– Brad
    Oct 30, 2012 at 21:25
  • I see. Thank you for the answer. So the chunks are sent in a simple HTTP body right? I had initially thought I would have to open a socket connection or something. So I send the following HTTP request with the body being the raw binary data: "SOURCE /mp3test ICE/1.0 content-type: audio/mpeg" is this correct?
    – JonathanC
    Oct 30, 2012 at 21:44

I'm going to comment here despite this question being quite old.

Icecast is HTTP compliant. This was always the case for the listener side (plain and simple HTTP1.0, RFC 1945), starting with 2.4.0 it's also true for the source client side.

To implement a source client it's a PUT request in compliance with HTTP 1.1 aka RFC2616. Some options can be set through HTTP headers, for details please refer to the current Icecast documentation.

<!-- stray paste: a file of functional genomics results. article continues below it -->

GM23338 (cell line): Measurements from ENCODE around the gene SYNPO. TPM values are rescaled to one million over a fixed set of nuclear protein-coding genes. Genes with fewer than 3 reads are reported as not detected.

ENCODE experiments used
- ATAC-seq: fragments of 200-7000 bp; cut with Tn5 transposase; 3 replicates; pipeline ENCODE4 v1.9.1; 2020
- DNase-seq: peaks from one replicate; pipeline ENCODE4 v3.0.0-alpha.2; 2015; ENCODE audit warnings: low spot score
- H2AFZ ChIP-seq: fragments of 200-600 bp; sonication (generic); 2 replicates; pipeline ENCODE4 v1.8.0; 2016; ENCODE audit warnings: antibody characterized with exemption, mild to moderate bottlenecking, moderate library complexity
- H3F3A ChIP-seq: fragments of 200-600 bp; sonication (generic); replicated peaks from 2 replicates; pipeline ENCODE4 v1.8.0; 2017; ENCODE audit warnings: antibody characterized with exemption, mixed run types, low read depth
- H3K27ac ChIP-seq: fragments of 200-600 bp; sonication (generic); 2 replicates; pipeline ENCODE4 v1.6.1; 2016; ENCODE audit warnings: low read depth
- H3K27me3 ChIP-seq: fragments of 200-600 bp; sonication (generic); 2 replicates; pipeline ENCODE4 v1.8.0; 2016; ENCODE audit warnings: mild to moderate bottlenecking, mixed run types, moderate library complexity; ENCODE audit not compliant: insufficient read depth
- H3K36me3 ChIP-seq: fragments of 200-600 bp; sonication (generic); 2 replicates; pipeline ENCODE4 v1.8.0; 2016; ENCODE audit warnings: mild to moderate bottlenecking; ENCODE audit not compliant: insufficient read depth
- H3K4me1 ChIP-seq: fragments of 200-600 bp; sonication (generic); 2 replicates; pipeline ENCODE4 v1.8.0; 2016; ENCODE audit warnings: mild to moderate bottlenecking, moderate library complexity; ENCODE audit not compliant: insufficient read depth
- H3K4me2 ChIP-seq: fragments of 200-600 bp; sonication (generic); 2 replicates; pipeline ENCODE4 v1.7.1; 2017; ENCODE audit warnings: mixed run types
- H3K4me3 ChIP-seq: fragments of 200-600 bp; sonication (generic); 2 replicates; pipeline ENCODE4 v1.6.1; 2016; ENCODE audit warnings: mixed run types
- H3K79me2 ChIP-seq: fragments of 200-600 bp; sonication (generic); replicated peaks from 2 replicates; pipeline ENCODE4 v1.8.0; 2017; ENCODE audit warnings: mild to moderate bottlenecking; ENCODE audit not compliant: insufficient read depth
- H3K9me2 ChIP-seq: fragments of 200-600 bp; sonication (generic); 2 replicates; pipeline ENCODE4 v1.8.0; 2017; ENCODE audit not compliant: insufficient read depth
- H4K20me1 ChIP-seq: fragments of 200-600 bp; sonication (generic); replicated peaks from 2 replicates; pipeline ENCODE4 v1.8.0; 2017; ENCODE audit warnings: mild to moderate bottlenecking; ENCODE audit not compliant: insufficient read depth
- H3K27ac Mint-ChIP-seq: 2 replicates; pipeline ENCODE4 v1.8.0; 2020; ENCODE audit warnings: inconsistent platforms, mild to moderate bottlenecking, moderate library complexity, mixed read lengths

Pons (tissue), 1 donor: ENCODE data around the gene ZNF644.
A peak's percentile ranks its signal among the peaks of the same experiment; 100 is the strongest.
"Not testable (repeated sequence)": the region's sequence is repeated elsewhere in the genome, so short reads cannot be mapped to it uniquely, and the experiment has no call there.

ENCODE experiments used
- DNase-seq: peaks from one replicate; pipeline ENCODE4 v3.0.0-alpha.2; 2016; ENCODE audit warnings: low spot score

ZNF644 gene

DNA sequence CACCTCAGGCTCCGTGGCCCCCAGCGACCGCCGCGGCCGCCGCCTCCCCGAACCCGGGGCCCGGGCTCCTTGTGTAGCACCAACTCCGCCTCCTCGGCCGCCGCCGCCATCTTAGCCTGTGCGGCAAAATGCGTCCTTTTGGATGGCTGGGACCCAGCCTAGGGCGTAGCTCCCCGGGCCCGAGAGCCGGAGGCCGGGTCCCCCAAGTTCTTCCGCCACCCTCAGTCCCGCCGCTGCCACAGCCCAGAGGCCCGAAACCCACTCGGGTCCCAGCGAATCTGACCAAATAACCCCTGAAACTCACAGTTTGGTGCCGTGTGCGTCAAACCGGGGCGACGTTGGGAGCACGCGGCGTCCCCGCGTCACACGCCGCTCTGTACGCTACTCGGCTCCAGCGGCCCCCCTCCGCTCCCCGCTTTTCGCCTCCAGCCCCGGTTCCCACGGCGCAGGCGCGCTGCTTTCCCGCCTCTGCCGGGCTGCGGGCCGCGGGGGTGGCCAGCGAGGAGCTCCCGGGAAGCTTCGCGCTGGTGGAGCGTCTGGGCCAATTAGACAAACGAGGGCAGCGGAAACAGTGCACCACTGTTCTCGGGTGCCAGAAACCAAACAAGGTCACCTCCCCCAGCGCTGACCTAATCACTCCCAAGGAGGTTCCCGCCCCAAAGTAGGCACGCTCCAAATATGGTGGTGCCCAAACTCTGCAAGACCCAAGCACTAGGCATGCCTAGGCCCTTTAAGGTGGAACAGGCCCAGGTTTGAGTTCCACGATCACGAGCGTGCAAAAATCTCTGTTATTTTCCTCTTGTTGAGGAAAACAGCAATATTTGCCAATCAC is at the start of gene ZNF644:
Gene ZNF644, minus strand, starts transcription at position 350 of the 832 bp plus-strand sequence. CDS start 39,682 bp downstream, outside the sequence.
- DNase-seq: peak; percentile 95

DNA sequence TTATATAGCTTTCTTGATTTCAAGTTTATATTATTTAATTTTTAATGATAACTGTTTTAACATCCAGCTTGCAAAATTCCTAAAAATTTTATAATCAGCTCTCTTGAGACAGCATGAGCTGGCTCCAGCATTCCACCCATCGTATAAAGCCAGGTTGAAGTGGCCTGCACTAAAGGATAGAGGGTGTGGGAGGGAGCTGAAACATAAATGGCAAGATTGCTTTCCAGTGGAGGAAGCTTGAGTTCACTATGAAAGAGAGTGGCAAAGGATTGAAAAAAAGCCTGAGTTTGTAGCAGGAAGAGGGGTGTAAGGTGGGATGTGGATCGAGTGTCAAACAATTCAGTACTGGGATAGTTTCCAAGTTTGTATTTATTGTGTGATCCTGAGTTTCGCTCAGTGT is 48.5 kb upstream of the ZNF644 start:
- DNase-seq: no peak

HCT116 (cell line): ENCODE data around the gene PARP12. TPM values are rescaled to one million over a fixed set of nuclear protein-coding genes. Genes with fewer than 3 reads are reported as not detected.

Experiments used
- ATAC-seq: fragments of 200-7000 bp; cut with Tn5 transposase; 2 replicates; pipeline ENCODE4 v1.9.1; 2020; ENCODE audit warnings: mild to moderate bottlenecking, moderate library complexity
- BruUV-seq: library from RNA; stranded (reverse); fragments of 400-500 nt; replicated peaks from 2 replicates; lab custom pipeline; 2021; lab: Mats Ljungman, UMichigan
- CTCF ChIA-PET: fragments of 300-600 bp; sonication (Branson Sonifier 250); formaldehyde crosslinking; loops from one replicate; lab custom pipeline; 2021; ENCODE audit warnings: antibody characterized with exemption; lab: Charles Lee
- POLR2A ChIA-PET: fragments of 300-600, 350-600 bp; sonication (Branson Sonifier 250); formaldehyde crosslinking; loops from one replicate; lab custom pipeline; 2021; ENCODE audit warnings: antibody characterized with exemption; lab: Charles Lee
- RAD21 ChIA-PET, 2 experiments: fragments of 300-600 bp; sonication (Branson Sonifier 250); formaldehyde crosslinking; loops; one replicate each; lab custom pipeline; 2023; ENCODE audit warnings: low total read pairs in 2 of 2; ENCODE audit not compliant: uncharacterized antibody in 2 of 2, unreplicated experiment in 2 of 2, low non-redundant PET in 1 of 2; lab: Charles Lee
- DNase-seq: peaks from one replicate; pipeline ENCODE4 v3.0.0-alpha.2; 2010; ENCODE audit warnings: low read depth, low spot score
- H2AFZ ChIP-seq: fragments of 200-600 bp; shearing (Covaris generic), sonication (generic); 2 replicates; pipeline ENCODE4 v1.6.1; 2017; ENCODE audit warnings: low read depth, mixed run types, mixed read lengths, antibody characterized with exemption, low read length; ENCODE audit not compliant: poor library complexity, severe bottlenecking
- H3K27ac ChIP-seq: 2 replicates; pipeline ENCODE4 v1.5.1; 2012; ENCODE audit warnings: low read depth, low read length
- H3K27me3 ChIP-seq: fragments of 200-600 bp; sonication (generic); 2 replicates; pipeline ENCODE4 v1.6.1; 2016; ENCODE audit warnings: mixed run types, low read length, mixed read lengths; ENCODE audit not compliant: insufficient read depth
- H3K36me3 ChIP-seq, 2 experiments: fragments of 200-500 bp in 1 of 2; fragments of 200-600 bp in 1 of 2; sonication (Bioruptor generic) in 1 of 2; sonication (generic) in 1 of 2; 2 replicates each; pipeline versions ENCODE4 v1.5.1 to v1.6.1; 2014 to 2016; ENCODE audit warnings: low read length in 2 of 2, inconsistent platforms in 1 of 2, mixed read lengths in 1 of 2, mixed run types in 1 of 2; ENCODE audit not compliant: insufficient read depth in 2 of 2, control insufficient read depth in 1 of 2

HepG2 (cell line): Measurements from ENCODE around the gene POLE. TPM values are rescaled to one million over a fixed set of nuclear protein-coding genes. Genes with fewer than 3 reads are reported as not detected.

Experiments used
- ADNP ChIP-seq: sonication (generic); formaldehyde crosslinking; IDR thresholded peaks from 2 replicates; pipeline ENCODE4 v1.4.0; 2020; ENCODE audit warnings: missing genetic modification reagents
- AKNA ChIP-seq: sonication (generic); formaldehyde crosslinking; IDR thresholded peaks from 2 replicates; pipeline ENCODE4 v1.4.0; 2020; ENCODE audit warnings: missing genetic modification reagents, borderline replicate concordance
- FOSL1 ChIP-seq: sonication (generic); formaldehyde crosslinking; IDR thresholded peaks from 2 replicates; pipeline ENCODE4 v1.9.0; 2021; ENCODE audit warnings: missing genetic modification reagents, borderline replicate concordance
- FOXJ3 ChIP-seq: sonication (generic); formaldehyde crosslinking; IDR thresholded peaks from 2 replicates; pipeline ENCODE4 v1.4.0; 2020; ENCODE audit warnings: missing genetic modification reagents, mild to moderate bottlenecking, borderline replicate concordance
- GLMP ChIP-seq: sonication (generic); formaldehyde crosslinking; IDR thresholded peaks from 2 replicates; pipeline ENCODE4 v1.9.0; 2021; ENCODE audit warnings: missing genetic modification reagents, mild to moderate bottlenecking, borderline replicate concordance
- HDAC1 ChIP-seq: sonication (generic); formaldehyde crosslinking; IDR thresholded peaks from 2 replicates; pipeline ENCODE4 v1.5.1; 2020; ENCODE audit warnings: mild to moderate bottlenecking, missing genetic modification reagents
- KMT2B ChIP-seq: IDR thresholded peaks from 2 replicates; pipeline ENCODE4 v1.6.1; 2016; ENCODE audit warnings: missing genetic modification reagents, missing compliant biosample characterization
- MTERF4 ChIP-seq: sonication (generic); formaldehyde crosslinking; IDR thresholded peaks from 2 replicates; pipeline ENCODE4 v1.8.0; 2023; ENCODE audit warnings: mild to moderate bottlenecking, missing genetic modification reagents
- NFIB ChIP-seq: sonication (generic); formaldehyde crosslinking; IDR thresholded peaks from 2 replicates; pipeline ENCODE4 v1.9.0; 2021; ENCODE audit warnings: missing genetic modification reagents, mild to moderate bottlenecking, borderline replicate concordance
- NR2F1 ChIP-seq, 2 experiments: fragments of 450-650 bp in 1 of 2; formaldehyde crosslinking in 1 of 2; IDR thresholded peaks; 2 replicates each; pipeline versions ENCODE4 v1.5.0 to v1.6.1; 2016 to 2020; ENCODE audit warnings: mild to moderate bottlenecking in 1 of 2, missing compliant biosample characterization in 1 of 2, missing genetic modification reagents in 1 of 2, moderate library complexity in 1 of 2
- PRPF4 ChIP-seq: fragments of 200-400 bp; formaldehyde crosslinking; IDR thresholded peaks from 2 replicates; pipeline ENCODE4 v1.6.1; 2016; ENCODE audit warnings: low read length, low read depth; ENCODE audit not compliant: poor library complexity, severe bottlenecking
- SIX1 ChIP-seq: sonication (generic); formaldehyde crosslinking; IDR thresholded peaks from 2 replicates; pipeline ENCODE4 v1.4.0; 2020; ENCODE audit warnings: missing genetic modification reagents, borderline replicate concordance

If you send one of the supported container formats: Ogg or WebM (technically EBML), then this is all you need to know. To make it clear this covers at leastOpus, Vorbis, Theora and VP8 codecs.

Please note that while generally working fine, other formats are technically not supported. Icecast only passes through the stream without any processing in such a case.

If you need help or have further questions, then the official mailing lists and the IRC channel are the right place to go.

  • Hey there! Great to see that Icecast now supports a simple HTTP PUT request. Any thoughts as to when 2.4 will be considered stable? And, got a link to this documentation? I can't find any except for the release announcement.
    – Brad
    Aug 19, 2013 at 0:10
  • Icecast 2.4.0 was released on 2014-05-06. Current release, as of writing is 2.4.1, with many bug fixes.